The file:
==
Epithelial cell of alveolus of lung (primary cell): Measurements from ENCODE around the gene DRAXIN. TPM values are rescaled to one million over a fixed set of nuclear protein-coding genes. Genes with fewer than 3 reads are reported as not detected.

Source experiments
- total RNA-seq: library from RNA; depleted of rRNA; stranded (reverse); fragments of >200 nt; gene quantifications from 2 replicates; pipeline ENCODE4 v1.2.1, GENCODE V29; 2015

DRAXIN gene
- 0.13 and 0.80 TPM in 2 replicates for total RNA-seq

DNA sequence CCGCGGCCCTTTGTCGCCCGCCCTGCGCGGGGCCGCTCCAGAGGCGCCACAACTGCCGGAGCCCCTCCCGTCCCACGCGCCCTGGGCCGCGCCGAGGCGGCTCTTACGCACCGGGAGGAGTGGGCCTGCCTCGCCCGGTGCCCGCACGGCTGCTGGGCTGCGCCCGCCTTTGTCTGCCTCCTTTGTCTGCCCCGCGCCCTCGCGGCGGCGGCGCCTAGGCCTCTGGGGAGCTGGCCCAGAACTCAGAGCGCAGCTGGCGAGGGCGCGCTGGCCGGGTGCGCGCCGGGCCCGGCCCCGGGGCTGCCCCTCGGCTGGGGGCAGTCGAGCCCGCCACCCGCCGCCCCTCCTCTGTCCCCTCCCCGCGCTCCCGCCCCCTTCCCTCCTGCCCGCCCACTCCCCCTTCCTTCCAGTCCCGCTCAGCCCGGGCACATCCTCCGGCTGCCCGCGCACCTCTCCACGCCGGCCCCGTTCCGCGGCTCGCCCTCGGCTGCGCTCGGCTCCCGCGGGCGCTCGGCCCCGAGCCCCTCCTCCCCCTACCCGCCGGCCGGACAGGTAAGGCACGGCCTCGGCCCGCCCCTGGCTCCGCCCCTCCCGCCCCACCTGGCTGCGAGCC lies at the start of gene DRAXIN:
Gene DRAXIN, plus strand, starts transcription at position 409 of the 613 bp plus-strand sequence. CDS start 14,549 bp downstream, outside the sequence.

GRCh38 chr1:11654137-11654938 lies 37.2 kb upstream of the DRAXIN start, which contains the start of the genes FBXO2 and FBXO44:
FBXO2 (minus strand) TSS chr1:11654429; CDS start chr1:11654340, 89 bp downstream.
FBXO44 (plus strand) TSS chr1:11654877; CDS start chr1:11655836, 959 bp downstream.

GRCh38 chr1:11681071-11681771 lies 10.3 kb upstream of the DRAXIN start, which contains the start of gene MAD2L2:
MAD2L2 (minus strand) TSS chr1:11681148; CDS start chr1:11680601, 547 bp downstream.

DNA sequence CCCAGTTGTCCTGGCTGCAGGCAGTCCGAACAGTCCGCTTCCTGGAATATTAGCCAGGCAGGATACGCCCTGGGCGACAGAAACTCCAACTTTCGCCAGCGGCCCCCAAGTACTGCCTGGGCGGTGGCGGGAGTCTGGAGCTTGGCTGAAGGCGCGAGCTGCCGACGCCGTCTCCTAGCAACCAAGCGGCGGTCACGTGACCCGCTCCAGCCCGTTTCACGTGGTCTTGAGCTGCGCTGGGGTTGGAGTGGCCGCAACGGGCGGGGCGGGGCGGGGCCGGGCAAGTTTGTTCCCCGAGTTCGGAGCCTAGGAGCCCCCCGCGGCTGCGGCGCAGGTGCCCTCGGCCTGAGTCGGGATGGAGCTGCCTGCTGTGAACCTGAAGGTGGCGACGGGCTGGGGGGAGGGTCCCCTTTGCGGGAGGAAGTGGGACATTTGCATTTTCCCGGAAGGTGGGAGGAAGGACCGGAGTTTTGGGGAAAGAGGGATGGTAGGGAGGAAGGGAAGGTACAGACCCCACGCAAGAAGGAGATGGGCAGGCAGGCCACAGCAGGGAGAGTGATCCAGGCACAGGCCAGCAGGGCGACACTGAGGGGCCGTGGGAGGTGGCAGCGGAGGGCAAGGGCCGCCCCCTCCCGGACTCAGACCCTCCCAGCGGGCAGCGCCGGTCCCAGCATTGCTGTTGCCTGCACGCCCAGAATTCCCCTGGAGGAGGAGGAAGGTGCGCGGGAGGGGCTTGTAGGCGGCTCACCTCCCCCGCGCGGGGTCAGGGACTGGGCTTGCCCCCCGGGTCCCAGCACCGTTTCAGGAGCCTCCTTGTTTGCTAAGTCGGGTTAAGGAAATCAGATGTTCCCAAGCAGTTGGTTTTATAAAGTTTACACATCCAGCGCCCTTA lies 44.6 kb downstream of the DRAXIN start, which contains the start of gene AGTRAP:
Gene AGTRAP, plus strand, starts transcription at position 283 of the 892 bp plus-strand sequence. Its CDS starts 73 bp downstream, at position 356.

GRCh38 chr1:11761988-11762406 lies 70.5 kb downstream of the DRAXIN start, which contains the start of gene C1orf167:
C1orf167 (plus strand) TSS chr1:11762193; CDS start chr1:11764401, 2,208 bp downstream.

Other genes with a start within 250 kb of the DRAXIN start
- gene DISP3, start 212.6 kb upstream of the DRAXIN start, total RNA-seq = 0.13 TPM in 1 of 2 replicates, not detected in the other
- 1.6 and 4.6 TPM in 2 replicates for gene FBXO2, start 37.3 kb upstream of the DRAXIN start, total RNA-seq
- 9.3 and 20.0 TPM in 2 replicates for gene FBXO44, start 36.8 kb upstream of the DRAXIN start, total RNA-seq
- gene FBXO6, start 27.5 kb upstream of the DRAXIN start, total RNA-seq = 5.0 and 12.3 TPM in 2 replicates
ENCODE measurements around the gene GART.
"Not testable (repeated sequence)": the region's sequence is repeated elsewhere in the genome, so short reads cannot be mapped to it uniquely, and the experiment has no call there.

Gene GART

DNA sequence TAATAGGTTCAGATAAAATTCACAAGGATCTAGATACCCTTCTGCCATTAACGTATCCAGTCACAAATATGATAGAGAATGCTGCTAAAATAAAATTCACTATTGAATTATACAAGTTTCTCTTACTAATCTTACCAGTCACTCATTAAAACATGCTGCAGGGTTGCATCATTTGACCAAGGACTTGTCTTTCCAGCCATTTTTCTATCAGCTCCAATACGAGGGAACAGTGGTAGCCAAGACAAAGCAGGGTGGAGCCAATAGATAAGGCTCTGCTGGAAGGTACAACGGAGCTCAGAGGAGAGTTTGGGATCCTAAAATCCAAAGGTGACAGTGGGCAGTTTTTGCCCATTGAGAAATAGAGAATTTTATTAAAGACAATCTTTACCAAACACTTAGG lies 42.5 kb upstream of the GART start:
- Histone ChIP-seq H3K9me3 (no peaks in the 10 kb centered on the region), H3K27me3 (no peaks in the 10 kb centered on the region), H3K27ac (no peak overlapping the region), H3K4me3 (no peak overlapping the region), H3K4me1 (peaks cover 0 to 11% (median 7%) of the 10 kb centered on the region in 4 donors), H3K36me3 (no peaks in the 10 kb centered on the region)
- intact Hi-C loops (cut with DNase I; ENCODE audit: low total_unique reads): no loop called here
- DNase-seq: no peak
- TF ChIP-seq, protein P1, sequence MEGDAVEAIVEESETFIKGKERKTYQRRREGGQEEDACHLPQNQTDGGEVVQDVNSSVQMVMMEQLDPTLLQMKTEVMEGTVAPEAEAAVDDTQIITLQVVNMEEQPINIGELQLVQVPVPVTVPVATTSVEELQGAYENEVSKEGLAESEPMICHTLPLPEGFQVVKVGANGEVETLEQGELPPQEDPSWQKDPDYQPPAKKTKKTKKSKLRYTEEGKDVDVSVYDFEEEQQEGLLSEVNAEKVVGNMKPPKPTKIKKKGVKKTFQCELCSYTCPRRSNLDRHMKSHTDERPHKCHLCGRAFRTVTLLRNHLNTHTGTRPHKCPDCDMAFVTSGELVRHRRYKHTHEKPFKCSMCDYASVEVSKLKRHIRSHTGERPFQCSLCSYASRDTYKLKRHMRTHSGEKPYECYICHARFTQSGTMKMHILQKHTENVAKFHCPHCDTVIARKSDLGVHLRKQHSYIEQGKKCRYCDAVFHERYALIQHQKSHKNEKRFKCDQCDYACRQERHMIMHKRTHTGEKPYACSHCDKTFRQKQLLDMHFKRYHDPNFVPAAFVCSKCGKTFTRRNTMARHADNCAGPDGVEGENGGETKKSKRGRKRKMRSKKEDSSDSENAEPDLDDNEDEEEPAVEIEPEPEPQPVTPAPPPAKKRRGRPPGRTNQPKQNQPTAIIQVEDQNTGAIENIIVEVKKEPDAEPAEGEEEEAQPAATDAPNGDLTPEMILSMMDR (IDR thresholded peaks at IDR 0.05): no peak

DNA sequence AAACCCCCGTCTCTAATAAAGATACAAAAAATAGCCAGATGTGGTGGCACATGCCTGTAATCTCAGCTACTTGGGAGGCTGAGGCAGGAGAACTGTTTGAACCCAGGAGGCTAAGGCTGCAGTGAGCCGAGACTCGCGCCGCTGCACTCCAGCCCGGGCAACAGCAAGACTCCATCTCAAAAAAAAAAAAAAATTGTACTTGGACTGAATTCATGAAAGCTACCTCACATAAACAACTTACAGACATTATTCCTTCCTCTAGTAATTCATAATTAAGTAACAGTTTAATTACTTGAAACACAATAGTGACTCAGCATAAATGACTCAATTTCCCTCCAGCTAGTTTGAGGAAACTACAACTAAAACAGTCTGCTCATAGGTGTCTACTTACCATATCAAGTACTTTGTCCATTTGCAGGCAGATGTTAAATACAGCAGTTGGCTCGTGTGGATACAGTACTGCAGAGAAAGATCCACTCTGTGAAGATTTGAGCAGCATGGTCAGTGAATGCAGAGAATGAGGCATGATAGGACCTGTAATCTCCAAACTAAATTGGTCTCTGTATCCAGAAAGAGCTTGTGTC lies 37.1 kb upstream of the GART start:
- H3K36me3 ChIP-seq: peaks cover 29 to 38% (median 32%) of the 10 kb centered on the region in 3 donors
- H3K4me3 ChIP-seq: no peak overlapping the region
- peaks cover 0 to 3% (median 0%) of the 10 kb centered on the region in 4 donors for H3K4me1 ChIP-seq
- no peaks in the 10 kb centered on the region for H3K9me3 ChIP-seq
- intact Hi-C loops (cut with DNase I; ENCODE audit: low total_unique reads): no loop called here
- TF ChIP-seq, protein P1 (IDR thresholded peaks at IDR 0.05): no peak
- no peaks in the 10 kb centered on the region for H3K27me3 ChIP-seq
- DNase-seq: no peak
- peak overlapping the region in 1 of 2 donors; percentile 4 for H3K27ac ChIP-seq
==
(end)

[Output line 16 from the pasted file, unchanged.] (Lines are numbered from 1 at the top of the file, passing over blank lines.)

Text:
C1orf167 (plus strand) TSS chr1:11762193; CDS start chr1:11764401, 2,208 bp downstream.